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On 11/10/2013 03:55 AM, OndÅej BÃlka wrote:
> On Sun, Nov 10, 2013 at 02:52:21AM -0500, Carlos O'Donell wrote:
>> On 11/09/2013 05:38 AM, OndÅej BÃlka wrote:
>>> Hi,
>>> This adds a STATIC_GETENV macro for avoiding possible getenv bottlenecks as 
>>> documented in 'Make getenv O(1)' thread.
>>> As this is useful addition this could be a gnu extension.
>>> An patch that converts internal getenv uses to STATIC_GETENV will
>>> follow.
>>> There is question if we should make STATIC_GETENV call a secure_getenv
>>> by default or add STATIC_SECURE_GETENV.
>>> This depends on if getenv calls in next patch could be replaced by
>>> secure getenv or not.
>>> So far both choices are possible.
>>> 	* stdlib/stdlib.h (STATIC_GETENV): Add.
>>> 	* manual/startup.texi (Environment Access): Document STATIC_GETENV.
>>> 	* NEWS: Mention STATIC_GETENV.
>> I like where this is going, but new functions like this will need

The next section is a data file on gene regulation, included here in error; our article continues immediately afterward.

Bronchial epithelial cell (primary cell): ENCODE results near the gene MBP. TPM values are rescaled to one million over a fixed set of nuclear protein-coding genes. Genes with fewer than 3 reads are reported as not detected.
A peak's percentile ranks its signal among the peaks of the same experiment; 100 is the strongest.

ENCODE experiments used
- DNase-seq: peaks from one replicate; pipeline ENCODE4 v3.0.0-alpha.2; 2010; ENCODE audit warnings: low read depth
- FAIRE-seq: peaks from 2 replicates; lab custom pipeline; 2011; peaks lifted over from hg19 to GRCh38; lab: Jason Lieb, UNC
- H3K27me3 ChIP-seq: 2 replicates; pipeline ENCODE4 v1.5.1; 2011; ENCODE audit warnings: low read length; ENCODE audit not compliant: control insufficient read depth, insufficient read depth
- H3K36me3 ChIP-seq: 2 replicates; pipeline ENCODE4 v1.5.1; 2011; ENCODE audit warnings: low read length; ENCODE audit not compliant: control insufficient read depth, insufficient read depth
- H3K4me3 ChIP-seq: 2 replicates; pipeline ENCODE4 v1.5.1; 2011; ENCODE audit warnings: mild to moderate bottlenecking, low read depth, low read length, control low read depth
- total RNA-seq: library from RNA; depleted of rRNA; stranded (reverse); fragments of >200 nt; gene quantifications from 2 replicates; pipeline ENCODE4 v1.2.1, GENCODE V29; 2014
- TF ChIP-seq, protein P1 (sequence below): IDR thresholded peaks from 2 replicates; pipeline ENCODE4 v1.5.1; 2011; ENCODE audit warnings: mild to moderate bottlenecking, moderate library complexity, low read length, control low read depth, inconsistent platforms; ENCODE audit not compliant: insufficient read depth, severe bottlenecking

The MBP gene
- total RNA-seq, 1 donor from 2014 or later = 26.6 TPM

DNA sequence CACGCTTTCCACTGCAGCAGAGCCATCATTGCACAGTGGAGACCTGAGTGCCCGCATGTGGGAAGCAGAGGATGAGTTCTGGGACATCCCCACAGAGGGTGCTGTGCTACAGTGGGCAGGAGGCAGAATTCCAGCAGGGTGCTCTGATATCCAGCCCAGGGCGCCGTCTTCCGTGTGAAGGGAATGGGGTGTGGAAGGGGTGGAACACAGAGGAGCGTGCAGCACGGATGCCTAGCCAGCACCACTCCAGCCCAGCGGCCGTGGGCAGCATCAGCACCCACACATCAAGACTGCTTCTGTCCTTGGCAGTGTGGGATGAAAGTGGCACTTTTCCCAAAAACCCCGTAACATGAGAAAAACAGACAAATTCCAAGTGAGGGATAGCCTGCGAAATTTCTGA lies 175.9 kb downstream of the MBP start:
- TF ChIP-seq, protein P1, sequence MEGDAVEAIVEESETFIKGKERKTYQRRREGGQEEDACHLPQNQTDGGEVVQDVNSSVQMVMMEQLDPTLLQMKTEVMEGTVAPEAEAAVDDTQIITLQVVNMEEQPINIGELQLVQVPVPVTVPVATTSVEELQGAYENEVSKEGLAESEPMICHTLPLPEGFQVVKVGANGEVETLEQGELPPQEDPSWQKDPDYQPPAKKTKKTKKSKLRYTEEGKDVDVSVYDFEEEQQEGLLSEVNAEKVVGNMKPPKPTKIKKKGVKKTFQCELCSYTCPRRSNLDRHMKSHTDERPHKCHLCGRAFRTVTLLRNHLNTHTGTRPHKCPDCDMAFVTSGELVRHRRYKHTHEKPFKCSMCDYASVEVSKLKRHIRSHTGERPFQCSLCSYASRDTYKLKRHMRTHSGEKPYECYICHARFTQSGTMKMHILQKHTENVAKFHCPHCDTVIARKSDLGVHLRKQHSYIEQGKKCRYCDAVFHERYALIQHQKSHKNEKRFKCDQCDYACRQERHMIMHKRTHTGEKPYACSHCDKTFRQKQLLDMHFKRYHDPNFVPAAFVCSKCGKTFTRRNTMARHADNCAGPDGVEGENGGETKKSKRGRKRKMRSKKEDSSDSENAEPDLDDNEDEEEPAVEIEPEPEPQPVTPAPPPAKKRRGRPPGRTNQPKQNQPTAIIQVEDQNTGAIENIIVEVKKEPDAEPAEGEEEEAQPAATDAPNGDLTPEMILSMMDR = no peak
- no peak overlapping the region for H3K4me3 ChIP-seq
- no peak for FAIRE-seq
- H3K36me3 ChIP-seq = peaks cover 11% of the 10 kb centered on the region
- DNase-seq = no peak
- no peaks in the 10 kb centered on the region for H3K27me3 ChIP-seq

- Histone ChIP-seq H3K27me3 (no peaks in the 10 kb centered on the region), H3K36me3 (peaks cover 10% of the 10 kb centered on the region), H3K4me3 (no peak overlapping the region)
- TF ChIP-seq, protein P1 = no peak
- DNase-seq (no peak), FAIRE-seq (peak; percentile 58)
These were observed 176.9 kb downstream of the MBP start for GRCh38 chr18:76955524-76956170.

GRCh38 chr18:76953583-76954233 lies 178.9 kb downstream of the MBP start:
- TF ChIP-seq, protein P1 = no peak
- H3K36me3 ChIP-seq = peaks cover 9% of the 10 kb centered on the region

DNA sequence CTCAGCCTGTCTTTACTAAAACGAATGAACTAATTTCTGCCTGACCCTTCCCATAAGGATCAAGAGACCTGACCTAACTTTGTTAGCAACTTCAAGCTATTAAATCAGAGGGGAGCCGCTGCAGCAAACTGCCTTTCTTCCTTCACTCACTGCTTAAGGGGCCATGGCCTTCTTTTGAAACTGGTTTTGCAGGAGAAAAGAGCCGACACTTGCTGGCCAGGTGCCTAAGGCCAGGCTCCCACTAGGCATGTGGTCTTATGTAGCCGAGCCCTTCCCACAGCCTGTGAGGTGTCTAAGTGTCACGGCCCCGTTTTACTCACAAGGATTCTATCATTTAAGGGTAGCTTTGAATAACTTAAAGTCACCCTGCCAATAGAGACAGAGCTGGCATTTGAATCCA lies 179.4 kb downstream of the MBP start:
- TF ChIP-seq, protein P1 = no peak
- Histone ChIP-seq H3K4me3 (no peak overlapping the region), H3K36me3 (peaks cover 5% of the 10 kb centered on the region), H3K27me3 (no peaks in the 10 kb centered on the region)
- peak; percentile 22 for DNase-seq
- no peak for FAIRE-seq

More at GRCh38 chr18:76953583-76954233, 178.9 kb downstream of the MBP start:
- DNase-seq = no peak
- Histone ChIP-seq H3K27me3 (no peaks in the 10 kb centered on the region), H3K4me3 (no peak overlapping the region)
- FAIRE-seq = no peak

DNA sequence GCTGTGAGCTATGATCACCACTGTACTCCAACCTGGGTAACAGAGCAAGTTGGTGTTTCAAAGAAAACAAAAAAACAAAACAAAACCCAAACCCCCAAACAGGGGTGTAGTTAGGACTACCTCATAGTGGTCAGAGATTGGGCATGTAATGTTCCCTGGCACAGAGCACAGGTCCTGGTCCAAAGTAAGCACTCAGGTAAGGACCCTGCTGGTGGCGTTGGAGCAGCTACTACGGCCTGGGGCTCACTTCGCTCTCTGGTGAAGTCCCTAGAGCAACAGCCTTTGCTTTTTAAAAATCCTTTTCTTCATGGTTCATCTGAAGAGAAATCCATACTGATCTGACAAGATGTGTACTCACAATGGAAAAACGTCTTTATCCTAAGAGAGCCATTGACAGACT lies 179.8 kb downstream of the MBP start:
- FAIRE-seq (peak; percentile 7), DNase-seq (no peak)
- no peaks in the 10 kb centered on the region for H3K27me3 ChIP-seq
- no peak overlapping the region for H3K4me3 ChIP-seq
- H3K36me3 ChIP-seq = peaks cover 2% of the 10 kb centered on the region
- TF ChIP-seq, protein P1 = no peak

>> quite a bit of discussion, and it isn't clear to me what uses users
>> would use this where they wouldn't just cache the value themselves?
> How many will? When writing code getenv/STATIC_GETENV choice is mostly
> automatic, doing caching less so.
> It involves adding static variable and choosing appropriate name, if
> conditional and if you take standard as seriously as Rich using atomic
> operations to set result.
> Also when one want to refactoring with codebase containing twenty
> getenvs then with STATIC_GETENV its running a script and checking which
> parts makes sense.
> As user it is first checking which parts make sense and then rewrite
> needed parts which is a repetitive task so when one looks how much he
> should do he gives up.

Let me think about this for a while.

I'm not happy with the name STATIC_GETENV, I wish we could express
the behaviour rather than implementation as part of the name, but
that's just my opinion e.g. GETENV_CACHED or something similar.

The other issue is that we must support users compiling programs
with much older compilers than we support building glibc. When
were the __sync* builtins added? Can you always rely on them?
I thought they were being deprecated in favour of the atomic
builtins? I think you need several ifdefs there to account for
various ages of compilers.
>> One of the goals here is that we don't turn this into a "everything
>> and the kitchen sink" library.
> There is no risk of that, it already happened.

That made me laugh :-)


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